Optics of materials with Dirac and Weyl fermions
Department of Physics and Astronomy, Texas A&M University
Relativistic Dirac and Weyl fermions were extensively studied in quantum field theory. Recently they emerged in the non-relativistic condensed-matter setting as gapless quasiparticle states in some types of crystals. Notable examples of 2D systems include graphene and surface states in topological insulators such as Bi2Se3. Their 3D implementation is Dirac and Weyl semimetals. Most of the research has been focused on their topological properties and electron transport. However, their optical properties are no less exciting. Optical phenomena provide valuable insight into the fascinating physics of these materials. Optical spectroscopy can provide a cleaner and more straightforward way of studying topological properties of electron states as compared to transport measurements. Moreover, unusual optical properties of these materials can be utilized in future optoelectronic devices. I will discuss several examples illustrating these points. They include (1) extreme anisotropy and the optical Hall effect for polariton modes in Weyl semimetals, (2) magneto-optics of Weyl semimetals and the optical detection of chiral anomaly, and (3) the non-local nonlinear optical response of graphene.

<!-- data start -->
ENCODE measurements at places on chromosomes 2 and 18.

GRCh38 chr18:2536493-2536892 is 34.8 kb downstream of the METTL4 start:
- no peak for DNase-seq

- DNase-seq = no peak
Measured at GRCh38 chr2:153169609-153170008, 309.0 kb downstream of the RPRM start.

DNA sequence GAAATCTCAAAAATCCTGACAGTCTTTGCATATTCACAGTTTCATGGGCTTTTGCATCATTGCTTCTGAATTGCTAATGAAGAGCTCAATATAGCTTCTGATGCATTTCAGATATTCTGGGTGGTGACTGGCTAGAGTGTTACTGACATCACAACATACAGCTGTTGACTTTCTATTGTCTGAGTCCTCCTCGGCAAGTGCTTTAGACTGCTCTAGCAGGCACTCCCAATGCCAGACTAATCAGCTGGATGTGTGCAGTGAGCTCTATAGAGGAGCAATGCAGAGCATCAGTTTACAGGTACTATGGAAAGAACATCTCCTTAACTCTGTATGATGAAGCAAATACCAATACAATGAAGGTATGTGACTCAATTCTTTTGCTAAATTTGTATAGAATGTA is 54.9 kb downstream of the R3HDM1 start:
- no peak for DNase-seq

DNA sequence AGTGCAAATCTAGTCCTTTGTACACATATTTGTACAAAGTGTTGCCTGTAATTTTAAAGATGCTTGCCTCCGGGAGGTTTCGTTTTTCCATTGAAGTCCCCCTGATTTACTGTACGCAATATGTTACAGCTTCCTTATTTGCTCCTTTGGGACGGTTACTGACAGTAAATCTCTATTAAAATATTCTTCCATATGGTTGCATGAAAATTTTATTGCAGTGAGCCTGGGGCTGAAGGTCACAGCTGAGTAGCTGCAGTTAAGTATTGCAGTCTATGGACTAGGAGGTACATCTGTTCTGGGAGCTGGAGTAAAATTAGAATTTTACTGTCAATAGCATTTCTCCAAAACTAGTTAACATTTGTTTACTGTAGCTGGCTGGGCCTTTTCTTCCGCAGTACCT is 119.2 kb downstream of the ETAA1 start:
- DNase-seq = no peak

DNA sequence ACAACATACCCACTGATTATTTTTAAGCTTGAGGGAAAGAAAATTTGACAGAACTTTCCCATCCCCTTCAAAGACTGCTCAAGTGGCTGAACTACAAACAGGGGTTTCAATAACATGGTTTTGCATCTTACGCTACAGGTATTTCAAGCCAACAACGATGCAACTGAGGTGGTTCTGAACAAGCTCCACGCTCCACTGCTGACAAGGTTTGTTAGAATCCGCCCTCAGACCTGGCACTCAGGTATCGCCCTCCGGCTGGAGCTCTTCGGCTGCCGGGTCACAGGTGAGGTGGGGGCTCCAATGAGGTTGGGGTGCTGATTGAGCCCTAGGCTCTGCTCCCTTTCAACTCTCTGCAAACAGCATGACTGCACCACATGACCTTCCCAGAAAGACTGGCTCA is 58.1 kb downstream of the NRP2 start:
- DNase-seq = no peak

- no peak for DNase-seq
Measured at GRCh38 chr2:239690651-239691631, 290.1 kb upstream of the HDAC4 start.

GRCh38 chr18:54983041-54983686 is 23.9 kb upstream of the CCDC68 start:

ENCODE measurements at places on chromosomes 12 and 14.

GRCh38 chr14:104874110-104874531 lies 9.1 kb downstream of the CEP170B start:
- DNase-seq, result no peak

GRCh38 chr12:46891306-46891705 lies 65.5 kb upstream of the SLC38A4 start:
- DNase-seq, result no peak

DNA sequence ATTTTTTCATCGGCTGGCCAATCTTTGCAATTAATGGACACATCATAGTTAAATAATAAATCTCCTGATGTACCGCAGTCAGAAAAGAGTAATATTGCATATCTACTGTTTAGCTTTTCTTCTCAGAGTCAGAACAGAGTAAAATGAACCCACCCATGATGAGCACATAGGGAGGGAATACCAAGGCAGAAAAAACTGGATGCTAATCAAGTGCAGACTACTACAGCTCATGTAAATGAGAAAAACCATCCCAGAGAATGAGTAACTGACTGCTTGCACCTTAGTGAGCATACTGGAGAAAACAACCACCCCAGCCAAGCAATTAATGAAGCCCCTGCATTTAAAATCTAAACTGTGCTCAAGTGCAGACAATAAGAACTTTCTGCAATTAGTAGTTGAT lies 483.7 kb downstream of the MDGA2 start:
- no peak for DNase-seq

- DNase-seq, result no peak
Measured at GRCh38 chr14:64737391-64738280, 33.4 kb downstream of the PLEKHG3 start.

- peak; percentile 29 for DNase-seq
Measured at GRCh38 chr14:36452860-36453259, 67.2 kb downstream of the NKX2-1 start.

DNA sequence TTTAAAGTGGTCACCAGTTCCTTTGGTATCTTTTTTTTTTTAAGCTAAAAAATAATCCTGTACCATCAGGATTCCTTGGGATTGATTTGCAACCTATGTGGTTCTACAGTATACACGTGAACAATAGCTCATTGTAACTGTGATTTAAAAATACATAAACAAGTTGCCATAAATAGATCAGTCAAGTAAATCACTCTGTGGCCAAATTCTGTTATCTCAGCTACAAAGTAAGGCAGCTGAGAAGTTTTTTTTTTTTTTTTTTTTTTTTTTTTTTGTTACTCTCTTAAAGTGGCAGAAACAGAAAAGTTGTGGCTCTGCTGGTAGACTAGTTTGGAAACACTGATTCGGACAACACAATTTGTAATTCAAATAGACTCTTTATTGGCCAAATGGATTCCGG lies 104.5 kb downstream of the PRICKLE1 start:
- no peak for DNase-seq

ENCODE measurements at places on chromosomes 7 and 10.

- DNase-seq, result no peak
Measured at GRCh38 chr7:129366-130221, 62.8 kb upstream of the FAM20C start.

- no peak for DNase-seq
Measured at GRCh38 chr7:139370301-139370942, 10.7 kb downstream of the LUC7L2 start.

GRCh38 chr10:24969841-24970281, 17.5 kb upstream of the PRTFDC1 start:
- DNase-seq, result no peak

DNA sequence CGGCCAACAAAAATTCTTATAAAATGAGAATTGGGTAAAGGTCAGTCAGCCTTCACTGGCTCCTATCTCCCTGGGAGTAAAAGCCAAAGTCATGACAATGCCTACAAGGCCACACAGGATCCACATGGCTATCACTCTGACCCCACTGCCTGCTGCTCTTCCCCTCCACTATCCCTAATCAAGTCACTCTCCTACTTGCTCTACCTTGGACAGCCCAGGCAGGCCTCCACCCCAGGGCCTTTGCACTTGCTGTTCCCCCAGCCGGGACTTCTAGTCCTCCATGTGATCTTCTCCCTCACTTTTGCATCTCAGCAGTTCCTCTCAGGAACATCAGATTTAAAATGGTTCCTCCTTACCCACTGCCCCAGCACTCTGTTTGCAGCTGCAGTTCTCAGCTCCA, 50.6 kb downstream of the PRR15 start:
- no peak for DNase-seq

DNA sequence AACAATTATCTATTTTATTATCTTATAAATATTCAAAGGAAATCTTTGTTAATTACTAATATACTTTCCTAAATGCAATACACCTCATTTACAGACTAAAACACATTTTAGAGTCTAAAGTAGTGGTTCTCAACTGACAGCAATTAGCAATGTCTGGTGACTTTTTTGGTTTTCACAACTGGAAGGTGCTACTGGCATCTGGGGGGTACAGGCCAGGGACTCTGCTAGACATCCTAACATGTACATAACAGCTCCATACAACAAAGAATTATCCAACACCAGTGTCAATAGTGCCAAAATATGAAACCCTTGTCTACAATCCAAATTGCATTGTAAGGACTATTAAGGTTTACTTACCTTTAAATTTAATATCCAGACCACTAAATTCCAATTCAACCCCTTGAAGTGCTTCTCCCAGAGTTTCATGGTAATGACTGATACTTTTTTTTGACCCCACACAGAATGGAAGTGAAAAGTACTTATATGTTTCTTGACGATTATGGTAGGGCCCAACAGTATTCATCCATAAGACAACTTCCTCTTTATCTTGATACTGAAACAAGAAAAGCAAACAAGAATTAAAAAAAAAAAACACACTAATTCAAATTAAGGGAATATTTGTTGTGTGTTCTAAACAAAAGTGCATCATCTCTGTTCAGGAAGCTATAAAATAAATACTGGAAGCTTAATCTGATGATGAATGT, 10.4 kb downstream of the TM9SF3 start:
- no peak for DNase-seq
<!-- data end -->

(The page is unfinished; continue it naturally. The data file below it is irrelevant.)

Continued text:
Host: Walter Lambrecht